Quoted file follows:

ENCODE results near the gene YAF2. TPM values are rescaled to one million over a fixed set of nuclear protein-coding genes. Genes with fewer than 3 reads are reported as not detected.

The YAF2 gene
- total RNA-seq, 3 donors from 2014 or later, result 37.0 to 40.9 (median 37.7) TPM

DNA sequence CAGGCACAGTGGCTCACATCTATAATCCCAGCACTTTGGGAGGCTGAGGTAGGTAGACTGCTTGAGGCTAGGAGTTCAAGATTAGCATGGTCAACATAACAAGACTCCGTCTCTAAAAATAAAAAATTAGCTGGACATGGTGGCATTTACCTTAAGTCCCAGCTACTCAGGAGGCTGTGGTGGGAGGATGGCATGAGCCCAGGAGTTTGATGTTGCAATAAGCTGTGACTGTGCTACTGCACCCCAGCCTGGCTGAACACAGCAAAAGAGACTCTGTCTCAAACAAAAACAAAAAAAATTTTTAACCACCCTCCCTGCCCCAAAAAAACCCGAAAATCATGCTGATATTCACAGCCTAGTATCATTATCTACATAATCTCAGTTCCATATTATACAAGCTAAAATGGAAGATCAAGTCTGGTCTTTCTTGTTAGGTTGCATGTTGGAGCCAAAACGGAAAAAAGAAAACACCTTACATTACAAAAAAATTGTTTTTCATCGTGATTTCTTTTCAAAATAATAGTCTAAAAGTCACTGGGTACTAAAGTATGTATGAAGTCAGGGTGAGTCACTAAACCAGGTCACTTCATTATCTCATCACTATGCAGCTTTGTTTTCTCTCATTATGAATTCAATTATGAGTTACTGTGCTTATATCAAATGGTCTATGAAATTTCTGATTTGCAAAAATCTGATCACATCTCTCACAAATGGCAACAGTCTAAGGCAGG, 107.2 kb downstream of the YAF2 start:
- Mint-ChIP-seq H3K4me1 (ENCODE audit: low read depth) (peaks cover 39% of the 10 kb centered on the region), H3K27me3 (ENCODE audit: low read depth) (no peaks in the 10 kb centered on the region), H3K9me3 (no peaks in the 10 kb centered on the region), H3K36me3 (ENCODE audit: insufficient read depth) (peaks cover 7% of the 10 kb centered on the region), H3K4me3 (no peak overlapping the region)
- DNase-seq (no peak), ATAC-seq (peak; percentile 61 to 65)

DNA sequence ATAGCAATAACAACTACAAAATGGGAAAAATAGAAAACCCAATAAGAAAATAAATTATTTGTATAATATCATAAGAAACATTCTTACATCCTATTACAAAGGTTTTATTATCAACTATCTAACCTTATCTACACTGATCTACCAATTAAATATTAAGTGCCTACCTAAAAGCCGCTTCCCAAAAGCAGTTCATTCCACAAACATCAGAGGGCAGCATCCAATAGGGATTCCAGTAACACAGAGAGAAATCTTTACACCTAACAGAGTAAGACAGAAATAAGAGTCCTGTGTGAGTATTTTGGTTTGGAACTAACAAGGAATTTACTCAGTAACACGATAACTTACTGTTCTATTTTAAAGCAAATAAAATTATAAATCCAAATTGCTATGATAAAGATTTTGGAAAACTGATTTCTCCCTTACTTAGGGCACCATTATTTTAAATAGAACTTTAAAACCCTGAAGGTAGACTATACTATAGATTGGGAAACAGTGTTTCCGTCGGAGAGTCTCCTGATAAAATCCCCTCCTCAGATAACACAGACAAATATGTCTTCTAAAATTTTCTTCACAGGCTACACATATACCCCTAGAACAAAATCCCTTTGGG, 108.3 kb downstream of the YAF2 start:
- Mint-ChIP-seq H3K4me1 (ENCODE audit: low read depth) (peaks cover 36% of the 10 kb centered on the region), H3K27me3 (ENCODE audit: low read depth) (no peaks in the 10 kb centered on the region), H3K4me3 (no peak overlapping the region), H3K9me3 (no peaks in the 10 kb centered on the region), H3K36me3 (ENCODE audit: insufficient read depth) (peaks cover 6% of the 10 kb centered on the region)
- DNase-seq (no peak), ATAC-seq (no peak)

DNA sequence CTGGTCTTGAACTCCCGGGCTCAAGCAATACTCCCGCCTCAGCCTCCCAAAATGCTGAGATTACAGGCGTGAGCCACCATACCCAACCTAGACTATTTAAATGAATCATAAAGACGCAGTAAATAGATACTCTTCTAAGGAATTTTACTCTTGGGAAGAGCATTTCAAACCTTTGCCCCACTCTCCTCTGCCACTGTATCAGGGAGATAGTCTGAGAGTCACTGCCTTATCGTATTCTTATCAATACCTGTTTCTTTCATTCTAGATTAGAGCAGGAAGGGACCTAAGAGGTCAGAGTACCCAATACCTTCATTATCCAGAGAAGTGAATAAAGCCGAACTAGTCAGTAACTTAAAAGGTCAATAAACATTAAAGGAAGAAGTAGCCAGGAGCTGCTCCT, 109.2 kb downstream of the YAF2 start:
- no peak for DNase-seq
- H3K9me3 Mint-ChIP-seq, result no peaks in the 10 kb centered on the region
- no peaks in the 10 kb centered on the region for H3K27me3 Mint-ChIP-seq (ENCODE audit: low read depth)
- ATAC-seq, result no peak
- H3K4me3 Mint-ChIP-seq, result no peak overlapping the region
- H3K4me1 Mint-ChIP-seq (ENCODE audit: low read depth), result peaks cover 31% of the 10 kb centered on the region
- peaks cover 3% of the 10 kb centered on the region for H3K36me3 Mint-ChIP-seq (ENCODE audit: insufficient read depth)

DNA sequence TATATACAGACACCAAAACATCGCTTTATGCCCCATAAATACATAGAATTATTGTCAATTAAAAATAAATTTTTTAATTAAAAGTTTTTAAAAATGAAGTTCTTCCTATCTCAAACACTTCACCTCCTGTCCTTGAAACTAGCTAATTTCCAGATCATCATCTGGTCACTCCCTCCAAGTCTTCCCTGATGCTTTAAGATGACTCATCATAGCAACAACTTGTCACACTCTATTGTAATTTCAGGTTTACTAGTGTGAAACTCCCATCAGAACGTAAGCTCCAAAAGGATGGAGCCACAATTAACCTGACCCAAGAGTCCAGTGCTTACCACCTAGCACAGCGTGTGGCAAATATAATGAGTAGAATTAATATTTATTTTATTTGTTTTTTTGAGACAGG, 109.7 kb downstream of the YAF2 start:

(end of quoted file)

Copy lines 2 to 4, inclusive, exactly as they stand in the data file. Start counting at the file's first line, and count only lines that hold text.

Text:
The YAF2 gene
- total RNA-seq, 3 donors from 2014 or later, result 37.0 to 40.9 (median 37.7) TPM

DNA sequence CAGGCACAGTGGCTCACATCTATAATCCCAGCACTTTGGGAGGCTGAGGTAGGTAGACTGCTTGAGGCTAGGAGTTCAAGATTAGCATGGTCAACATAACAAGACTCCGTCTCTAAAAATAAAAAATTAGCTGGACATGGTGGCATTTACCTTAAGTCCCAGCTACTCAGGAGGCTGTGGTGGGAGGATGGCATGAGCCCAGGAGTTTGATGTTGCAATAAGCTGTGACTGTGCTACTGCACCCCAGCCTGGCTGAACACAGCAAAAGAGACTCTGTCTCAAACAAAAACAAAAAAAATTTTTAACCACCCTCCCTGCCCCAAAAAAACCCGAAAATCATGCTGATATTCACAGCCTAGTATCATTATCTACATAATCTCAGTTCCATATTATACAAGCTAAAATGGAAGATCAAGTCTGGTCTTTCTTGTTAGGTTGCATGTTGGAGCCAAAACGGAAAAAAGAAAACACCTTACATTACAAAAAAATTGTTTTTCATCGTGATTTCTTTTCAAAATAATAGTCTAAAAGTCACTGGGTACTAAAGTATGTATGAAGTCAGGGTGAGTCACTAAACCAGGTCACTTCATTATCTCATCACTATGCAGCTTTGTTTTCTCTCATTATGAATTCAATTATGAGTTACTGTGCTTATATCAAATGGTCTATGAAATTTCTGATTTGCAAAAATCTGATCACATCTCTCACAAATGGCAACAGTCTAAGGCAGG, 107.2 kb downstream of the YAF2 start: